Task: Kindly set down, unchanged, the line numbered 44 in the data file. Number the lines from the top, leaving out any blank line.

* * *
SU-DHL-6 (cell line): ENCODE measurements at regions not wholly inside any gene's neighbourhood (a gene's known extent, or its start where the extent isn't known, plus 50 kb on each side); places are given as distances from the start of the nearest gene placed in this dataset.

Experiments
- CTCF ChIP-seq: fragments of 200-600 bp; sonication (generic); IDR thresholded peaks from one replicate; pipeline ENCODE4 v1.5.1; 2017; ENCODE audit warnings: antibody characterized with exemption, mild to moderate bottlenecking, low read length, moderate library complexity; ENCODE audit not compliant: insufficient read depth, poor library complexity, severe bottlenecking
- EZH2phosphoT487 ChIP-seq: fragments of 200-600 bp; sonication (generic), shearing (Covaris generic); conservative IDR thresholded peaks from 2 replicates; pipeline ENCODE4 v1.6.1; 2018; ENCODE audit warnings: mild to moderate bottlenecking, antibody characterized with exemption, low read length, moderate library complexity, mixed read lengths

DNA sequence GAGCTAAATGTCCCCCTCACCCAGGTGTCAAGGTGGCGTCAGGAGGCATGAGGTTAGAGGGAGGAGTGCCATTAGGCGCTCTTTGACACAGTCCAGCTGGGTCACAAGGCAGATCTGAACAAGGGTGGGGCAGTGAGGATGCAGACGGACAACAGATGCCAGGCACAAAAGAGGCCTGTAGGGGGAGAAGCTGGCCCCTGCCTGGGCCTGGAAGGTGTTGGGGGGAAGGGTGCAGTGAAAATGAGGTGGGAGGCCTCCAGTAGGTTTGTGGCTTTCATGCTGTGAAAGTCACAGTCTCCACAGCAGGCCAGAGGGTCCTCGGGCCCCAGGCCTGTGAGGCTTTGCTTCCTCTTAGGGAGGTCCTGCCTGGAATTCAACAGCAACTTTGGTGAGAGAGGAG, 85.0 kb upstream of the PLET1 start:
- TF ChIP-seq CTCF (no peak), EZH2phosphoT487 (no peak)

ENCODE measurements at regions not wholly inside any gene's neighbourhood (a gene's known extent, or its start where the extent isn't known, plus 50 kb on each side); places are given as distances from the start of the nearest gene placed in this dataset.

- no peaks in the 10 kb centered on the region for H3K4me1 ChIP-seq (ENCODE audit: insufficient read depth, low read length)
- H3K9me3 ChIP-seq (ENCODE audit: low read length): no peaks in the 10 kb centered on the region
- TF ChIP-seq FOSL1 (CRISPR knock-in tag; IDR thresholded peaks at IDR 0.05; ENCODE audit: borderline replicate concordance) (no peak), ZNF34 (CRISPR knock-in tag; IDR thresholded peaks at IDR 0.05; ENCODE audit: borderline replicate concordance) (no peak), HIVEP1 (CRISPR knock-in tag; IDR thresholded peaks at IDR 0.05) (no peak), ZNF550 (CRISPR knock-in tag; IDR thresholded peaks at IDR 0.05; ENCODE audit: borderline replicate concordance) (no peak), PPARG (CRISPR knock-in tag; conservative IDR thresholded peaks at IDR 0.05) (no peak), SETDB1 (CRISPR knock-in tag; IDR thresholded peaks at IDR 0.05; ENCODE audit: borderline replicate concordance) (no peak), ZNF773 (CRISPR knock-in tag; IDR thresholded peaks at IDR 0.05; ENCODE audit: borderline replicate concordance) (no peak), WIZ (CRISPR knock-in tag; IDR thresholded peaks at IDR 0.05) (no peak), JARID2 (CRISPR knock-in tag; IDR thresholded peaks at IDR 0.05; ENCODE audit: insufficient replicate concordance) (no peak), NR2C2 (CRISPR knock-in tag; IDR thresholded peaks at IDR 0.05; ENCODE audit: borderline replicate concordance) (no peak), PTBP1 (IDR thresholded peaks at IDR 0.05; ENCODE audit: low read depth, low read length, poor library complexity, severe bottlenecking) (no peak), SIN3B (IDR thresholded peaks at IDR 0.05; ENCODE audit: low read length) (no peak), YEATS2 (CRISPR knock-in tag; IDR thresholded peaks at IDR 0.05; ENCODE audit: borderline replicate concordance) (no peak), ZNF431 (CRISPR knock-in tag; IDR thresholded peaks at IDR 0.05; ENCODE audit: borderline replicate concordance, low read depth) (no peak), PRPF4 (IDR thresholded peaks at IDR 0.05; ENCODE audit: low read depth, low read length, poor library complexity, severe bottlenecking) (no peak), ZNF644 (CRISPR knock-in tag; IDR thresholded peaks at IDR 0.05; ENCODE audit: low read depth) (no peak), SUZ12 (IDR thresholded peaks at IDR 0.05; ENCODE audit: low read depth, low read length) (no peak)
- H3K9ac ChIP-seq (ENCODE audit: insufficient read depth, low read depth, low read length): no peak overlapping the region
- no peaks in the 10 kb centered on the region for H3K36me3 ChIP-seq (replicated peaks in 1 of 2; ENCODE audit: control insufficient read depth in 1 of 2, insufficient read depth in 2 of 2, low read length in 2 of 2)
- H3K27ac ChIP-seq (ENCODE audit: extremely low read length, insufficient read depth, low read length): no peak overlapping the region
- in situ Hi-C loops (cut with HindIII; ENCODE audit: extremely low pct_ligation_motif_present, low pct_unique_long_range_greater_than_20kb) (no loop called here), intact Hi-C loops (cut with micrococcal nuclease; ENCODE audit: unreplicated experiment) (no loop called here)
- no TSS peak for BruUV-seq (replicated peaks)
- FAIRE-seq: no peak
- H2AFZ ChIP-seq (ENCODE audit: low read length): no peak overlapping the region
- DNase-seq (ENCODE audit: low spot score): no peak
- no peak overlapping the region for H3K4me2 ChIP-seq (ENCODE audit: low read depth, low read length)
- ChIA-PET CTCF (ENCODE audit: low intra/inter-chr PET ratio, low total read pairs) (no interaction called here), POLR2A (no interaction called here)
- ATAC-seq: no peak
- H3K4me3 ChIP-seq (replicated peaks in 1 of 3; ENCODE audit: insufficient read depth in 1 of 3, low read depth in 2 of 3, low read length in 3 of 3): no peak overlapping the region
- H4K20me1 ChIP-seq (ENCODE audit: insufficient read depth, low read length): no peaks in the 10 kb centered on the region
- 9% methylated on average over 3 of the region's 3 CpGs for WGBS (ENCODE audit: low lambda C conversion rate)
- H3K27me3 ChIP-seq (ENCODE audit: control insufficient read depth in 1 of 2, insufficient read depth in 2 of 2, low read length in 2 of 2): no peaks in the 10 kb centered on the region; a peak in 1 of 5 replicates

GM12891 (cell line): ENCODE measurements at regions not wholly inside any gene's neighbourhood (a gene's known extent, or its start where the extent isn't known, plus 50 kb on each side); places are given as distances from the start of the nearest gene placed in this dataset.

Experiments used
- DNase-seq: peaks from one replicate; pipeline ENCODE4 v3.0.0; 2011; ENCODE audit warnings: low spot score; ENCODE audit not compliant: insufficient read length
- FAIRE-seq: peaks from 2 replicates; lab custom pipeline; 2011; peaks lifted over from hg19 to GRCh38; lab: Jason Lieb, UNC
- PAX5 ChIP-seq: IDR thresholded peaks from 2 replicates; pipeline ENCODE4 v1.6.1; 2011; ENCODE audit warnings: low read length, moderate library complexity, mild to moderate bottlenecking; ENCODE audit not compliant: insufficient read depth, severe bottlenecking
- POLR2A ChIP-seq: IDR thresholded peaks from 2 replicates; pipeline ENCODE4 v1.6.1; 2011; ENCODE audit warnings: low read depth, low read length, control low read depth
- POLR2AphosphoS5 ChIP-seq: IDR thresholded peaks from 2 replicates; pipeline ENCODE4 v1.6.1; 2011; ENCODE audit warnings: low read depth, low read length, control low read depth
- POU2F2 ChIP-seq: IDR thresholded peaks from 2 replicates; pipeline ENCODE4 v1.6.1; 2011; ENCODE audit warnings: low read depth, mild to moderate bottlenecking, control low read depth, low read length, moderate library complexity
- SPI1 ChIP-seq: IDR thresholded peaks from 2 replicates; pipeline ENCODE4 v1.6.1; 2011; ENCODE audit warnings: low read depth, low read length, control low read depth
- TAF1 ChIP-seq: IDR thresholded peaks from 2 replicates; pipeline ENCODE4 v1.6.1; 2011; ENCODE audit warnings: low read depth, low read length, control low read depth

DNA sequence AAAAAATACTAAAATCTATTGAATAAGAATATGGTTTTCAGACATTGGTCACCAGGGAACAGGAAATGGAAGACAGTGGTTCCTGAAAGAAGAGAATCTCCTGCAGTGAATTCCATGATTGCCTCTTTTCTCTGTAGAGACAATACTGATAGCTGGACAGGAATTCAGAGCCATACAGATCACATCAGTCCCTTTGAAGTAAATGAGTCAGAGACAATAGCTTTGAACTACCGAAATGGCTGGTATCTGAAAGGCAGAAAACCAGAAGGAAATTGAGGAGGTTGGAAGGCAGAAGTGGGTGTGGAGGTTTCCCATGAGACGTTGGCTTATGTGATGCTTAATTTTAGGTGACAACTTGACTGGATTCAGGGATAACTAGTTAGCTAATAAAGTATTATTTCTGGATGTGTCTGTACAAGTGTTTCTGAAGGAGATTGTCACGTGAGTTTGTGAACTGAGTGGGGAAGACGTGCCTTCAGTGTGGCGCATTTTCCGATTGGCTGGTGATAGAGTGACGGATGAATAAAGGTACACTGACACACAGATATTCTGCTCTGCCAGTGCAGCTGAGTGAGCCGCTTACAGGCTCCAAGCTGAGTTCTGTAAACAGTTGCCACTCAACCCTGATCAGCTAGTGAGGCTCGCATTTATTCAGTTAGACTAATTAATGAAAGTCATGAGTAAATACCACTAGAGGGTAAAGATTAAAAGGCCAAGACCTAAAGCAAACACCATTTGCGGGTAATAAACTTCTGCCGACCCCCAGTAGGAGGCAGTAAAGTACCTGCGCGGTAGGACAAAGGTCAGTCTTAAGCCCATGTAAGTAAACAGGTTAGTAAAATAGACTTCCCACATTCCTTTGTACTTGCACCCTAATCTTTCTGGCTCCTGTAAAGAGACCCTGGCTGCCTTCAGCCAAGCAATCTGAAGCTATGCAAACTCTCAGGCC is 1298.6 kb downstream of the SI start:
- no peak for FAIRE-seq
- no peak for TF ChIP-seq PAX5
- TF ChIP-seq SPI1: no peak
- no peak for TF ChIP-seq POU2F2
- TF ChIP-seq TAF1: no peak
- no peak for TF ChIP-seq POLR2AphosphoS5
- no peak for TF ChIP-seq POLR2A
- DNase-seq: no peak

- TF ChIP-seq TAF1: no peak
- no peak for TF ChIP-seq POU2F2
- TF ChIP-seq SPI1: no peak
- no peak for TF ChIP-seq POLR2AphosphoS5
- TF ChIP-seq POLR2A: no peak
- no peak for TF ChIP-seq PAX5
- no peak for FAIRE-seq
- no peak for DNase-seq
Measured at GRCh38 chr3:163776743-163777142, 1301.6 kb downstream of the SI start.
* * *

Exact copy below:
- DNase-seq: no peak